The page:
GSA Connects 2021 in Portland, Oregon

Paper No. 98-3
Presentation Time: 2:05 PM


WALING, Annelise, University of New Hampshire Engineering and Physical Sciences, Durham, NH 03823; Environmental Engineering and Earth Sciences, Clemson University, 342 Computer Ct., Anderson, SC 29625, LAZAR, Kelly, Engineering and Science Education, Clemson University, 262 Sirrine Hall, Clemson, SC 29634-0001; Environmental Engineering & Earth Sciences, Clemson University, 342 Computer Ct., Anderson, SC 29625 and SMITH, N. Adam, Campbell Geology Museum, Clemson University, 140 Discovery Lane, Clemson, SC 29634

Prior to the Industrial Revolution, millstones played an essential role in food production because of their superior performance in comparison to hand grinding of wheat, spices, and other products. Depending on the quality of rock in the area surrounding a mill, millstones were often imported and transported long distances from the original location of the source rock. Therefore, millstone geology is historically significant and informative regarding pre-industrial preferences for molinological materials.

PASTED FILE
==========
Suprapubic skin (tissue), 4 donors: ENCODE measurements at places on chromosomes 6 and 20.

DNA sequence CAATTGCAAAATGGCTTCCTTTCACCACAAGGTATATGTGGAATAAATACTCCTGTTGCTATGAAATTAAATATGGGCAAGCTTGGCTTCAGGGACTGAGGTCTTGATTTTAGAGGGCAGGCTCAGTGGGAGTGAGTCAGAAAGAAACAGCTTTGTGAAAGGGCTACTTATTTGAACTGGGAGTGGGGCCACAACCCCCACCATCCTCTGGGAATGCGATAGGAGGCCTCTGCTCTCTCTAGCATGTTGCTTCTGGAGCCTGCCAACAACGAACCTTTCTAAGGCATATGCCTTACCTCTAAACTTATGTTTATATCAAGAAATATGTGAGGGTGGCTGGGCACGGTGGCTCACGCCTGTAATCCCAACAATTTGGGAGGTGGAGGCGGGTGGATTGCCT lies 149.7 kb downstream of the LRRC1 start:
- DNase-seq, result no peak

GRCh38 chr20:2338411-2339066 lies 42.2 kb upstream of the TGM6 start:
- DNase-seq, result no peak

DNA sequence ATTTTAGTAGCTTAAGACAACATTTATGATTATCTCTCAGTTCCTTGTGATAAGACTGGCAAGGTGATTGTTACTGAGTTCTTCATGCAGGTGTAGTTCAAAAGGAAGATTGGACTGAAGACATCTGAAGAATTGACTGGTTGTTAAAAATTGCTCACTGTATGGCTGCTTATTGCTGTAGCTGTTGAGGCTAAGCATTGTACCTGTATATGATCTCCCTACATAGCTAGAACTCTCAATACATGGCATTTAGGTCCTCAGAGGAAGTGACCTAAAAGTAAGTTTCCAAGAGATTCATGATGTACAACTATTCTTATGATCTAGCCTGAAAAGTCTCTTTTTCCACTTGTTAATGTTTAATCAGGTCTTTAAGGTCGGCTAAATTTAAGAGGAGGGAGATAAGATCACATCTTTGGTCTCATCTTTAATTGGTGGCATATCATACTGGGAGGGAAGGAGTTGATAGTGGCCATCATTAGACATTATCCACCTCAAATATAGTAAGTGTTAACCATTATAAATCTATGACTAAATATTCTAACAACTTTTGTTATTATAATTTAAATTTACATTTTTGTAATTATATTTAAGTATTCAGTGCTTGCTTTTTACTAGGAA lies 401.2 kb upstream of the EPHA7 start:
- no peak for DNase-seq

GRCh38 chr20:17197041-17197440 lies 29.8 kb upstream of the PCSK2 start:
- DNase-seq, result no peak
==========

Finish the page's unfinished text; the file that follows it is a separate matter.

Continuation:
The goal of this research was to determine the provenance of millstones located at Hagood Mill Historic Site using a novel combination of methods. Chert millstones from Hagood Mill located in Pickens, SC and the Paris Basin (France), and two other chert samples (NY and KY) were sampled and analyzed using XRF and light-density spectroscopy to determine their major and minor elemental compositions and reflectance values, respectively. The samples from Hagood Mill were found to be significantly correlated with the samples from the Paris Basin based on their elemental compositions. The spectral reflectance data yielded similar results visually, though did not prove to be statistically significant. These results are supported by previous paleontological findings indicating that the Hagood millstones contained similar fossils to chert from the Paris Basin. Based on the XRF and paleontological data, there is evidence that the Hagood Mill millstone material originally came from France. This substantiates the preference for French material in millstone construction found in historical references. Additionally, the lack of statistical significant reflectance data could indicate that this method is less robust when used in similar provenance studies. The results of this research help to strengthen the historical knowledge of millstone trading and provide insight into the quality of methods to use in geochemical archaeology.